DUBAI (Reuters) - Twice in less than a year, Neda’s ambitions to study outside her native Iran have been wrecked by the collapse of the country’s currency.
She and thousands of other students have watched helplessly as Western sanctions, and the abolition of a government policy that helped students meet their costs, have made a foreign degree so expensive as to be nearly impossible.
With the support of her parents, Neda was first set to go to northern Cyprus in January to study communications. But U.S. sanctions against Iran’s central bank prompted a slide in the rial’s exchange rate that month, putting the $1,500 per semester tuition out of reach of her upper middle class family, an indication of how the squeeze is affecting even the well-off.
“I had been accepted to the school and everything was ready to go,” said Neda, 27, speaking to Reuters by telephone from Iran. “But when foreign currency became so expensive, I had to cancel my plans.”
Neda then planned to go abroad for this year’s autumn semester. But the sanctions, imposed over Iran’s disputed nuclear program, triggered another plunge.
The currency lost about a third of its value against the U.S. dollar in 10 days in September and October as the sanctions cut Iran’s hard currency earnings from oil exports.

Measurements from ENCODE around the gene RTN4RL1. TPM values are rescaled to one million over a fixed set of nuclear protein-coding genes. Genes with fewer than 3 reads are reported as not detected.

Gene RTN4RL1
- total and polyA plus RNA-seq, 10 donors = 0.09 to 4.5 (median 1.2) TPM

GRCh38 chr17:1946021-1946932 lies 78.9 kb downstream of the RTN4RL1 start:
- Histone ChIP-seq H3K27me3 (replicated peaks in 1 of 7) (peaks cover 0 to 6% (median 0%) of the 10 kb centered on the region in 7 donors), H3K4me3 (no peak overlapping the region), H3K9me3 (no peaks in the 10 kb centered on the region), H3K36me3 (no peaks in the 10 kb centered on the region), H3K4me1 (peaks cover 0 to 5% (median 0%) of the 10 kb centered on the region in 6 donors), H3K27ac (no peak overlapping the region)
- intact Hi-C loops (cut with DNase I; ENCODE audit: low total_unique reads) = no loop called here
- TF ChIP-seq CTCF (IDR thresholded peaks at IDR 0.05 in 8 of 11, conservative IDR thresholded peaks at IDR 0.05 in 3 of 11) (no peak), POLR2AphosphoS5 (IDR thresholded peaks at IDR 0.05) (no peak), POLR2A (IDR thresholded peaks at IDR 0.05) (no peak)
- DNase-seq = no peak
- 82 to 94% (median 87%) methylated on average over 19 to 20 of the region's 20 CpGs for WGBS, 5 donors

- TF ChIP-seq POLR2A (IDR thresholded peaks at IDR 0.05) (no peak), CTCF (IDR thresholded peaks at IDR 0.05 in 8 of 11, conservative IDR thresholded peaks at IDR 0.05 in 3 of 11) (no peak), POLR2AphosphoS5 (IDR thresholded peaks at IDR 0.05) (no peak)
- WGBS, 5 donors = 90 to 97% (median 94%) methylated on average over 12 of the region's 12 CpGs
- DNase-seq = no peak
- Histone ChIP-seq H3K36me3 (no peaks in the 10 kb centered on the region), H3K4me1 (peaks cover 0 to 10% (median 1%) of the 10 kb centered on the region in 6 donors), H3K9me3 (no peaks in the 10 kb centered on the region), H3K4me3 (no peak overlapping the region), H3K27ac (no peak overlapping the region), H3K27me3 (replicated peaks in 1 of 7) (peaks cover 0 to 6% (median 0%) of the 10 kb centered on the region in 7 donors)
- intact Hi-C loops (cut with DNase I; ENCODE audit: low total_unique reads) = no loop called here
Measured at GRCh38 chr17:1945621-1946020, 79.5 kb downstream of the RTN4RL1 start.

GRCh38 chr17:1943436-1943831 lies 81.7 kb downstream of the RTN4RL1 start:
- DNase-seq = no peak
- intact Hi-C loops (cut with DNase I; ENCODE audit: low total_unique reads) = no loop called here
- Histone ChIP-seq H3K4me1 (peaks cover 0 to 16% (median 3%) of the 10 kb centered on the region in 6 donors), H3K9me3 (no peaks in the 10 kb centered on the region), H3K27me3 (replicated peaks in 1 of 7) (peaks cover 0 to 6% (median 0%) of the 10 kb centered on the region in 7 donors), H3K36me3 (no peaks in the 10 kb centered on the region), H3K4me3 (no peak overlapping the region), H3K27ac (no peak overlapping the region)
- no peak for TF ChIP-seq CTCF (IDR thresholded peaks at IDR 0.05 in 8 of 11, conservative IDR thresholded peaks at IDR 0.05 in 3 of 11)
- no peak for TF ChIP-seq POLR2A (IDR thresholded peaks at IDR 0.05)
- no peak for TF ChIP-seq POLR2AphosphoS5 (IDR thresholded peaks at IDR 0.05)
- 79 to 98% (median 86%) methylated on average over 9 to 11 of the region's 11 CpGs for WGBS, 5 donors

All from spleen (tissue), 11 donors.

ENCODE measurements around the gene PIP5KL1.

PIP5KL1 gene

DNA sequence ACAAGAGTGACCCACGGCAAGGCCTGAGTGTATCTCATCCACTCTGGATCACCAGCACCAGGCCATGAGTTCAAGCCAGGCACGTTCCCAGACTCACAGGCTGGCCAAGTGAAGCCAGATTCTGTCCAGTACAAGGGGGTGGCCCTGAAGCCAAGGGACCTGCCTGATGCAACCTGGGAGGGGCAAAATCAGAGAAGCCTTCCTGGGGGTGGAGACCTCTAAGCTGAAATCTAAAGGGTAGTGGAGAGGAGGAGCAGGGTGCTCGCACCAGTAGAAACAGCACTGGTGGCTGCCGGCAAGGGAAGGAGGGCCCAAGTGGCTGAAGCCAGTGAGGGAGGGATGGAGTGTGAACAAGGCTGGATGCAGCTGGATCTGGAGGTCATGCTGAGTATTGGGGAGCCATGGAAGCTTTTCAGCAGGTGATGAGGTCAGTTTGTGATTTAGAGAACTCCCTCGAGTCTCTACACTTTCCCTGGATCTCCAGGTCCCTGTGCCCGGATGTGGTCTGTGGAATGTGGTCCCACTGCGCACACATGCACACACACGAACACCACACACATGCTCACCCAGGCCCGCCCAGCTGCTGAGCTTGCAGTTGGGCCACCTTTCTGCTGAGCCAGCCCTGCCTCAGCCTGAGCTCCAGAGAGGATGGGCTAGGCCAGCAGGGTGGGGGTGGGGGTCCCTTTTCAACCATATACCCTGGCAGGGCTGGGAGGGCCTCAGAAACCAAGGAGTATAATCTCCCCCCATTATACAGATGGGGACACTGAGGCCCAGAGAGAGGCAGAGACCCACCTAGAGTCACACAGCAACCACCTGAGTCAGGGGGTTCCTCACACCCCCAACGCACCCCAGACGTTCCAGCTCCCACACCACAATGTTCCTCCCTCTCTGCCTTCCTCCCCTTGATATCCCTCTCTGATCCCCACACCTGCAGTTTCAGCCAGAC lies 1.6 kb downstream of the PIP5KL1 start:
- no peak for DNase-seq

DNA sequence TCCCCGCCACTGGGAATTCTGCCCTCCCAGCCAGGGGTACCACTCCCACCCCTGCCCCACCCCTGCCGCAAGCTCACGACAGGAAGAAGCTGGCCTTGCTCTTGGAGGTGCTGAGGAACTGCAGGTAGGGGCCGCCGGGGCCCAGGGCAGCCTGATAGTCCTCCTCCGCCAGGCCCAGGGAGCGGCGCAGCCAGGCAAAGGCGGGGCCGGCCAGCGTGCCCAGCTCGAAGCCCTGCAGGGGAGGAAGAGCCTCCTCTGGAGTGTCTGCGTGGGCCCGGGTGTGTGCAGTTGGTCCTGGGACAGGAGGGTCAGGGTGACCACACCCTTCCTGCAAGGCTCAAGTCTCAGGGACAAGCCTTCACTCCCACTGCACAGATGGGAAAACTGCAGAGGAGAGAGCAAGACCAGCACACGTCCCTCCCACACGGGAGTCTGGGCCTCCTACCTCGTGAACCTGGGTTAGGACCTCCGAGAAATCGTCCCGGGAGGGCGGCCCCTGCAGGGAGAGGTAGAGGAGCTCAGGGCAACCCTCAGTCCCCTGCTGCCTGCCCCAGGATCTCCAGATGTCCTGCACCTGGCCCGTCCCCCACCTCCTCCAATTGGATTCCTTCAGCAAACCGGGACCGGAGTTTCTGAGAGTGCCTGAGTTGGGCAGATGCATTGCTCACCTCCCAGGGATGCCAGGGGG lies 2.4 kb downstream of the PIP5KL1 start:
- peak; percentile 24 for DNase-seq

Neda now says she will remain in Iran for the time being.
“This term especially my parents were encouraging me to go before things get any worse in Iran,” said Neda, who like others interviewed for this article did not want her full name used because of the political sensitivity of the situation.
Around 35,000 Iranian students are believed to be studying abroad this year, according to government figures, providing the economy with important skills and maintaining a link between the country and the rest of the world as it becomes increasingly isolated internationally.
Iranian students have continued to go overseas in the last several years even as relations between Tehran and the governments of their host countries have deteriorated. Many top officials have attended universities abroad. Foreign Minister Ali Akbar Salehi studied at the Massachusetts Institute of Technology and Mohammad-Javad Larijani, head of Iran’s human rights council, was at the University of California.
Places at Iran’s top public universities, determined by a national entrance exam, are extremely competitive and lucrative fields such as medicine are difficult to get into.
Studying abroad for those whose families can afford it can be a different avenue to earning a prestigious degree, putting students in line for the best jobs when they return home.
But the Iranian government, moving the economy onto an austerity footing in the face of sanctions, appears increasingly to view foreign study as a luxury that can be sacrificed.